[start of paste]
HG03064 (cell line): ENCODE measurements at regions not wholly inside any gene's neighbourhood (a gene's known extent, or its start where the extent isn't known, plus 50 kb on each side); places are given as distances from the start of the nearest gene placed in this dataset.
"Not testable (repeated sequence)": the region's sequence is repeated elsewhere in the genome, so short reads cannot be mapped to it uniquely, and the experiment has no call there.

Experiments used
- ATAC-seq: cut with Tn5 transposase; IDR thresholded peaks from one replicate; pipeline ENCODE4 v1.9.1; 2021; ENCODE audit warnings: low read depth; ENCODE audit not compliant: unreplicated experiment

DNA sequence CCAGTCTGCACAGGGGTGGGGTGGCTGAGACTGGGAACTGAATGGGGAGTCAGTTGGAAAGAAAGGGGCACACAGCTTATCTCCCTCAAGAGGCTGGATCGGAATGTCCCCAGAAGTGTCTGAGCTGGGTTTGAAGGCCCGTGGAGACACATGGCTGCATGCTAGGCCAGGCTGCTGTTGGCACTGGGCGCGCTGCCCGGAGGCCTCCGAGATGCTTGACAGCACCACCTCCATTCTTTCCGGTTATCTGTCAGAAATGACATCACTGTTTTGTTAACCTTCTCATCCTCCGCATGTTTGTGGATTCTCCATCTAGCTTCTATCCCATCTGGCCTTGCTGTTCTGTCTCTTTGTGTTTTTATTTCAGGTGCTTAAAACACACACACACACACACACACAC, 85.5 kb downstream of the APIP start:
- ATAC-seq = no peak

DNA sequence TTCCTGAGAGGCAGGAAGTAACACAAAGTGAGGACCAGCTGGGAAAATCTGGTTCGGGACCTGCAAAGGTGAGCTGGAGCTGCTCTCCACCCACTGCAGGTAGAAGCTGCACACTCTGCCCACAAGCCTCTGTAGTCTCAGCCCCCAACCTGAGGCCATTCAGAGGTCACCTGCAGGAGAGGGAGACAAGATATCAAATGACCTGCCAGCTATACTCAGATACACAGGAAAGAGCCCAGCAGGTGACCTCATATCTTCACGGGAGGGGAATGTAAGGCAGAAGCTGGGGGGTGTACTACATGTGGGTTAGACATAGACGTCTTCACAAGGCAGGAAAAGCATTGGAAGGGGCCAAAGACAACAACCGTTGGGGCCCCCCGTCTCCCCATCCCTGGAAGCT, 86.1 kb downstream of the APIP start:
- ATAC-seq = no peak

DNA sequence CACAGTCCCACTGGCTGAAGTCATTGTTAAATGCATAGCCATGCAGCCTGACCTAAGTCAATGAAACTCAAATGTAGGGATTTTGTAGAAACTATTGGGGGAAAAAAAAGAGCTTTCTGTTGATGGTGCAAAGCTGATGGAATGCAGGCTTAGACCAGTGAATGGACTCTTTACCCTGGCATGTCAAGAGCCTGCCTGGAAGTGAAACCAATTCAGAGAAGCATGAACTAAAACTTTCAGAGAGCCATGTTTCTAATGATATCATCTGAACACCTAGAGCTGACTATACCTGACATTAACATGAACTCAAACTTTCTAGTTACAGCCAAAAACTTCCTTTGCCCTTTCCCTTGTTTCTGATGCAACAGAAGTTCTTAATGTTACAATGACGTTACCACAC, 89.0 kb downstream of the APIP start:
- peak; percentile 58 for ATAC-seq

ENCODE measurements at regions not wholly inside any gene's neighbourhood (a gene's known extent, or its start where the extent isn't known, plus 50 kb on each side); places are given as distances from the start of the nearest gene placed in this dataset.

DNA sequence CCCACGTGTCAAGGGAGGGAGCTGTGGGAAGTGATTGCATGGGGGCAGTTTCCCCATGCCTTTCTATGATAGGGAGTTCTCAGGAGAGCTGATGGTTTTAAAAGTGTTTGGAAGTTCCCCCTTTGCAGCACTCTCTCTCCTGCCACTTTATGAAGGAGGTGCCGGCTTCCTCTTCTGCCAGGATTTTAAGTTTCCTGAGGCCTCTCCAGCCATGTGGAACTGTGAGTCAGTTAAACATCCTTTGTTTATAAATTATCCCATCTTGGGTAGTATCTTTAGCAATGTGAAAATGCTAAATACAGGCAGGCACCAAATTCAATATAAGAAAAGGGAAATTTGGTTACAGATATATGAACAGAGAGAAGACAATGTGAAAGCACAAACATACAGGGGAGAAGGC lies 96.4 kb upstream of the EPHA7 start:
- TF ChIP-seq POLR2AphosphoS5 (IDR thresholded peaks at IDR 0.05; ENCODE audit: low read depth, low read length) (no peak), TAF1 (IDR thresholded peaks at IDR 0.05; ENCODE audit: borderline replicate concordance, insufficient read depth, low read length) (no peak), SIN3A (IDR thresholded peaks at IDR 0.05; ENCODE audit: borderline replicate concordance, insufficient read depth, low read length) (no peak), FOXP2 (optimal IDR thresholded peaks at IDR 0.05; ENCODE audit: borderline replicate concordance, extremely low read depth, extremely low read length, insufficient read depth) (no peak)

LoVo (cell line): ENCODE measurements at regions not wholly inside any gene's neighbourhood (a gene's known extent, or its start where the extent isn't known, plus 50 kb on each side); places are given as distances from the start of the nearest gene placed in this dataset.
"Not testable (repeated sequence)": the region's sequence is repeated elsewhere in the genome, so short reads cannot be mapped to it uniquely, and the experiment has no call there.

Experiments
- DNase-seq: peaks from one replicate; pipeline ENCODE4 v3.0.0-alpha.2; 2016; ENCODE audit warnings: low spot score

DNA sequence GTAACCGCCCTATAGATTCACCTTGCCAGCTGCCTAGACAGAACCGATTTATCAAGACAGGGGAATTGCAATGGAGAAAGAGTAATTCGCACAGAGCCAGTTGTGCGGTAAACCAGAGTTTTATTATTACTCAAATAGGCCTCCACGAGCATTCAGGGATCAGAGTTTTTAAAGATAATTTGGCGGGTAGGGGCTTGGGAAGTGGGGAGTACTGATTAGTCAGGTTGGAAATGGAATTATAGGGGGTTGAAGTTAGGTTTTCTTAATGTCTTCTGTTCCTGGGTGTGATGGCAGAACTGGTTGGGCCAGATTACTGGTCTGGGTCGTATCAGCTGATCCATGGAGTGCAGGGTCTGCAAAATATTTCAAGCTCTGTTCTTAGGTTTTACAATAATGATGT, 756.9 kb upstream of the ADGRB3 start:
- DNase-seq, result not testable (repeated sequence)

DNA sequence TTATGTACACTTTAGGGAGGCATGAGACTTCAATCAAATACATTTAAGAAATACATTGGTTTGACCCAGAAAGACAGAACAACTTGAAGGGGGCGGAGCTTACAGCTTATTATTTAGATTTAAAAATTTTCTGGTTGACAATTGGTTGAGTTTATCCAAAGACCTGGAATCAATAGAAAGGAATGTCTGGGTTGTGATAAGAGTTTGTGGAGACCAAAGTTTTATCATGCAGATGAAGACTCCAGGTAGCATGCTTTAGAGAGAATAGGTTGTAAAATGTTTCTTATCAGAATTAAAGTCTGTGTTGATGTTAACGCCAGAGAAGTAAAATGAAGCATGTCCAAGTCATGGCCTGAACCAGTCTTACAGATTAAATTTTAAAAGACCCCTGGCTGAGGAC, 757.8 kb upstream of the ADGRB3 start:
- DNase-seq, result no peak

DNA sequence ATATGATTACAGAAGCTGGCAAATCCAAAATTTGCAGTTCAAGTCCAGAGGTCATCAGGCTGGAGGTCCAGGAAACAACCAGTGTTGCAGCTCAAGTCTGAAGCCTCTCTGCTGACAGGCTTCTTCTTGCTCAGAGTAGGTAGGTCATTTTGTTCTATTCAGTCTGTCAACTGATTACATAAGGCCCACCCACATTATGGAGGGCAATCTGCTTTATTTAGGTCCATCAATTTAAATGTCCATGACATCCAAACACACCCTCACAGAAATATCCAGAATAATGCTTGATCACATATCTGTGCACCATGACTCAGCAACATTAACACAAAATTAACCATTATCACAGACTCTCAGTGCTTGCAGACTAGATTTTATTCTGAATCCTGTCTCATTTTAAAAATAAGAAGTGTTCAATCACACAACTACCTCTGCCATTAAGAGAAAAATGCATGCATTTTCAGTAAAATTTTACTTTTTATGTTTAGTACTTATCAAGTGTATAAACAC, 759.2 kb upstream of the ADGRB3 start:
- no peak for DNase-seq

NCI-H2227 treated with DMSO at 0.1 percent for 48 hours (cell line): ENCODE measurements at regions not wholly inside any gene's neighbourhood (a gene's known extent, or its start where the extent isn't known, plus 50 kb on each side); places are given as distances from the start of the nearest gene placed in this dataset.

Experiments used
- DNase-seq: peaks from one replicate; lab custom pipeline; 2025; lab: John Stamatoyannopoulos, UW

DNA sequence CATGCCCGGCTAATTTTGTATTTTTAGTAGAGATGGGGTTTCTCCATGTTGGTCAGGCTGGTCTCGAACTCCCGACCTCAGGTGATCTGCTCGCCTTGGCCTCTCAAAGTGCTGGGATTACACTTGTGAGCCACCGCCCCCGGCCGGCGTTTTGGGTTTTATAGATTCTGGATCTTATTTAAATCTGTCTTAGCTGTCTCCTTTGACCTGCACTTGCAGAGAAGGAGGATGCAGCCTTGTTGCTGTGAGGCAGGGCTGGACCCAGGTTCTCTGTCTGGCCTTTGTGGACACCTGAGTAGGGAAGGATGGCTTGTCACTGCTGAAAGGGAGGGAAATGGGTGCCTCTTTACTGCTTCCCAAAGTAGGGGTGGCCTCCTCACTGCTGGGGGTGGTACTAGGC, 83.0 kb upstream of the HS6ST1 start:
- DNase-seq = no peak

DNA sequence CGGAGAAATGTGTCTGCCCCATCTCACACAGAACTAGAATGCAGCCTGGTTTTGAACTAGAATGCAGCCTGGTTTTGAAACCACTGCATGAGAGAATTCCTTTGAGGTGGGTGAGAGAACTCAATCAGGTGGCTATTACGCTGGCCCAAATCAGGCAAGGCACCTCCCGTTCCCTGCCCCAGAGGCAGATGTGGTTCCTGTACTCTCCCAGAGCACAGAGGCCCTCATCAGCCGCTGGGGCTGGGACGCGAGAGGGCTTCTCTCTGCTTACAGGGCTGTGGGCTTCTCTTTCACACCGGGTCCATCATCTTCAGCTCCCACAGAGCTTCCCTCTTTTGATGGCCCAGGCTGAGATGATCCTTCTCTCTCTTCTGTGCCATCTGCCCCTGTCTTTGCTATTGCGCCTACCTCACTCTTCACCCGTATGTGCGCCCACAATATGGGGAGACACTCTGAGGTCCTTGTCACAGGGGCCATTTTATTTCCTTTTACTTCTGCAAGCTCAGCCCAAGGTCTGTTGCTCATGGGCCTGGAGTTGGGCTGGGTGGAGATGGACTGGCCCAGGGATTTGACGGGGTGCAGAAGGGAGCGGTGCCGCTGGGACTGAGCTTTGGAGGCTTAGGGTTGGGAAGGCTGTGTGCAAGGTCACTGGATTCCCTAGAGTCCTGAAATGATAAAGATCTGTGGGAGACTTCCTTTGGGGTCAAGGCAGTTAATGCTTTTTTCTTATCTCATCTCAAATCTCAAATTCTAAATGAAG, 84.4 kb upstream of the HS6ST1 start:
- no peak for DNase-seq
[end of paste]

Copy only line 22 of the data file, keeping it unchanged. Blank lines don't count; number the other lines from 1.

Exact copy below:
DNA sequence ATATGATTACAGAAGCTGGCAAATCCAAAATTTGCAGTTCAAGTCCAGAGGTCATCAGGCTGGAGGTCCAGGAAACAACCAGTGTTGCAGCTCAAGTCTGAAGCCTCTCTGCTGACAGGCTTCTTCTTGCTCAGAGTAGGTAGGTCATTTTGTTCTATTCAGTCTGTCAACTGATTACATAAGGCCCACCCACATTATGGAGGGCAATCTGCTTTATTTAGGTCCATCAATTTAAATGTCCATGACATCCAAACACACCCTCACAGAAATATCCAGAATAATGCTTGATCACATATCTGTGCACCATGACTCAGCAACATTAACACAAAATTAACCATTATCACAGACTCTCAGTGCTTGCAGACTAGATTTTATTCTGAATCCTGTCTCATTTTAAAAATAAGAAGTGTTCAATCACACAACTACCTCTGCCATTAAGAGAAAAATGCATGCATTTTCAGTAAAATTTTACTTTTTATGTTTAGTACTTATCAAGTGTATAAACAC, 759.2 kb upstream of the ADGRB3 start: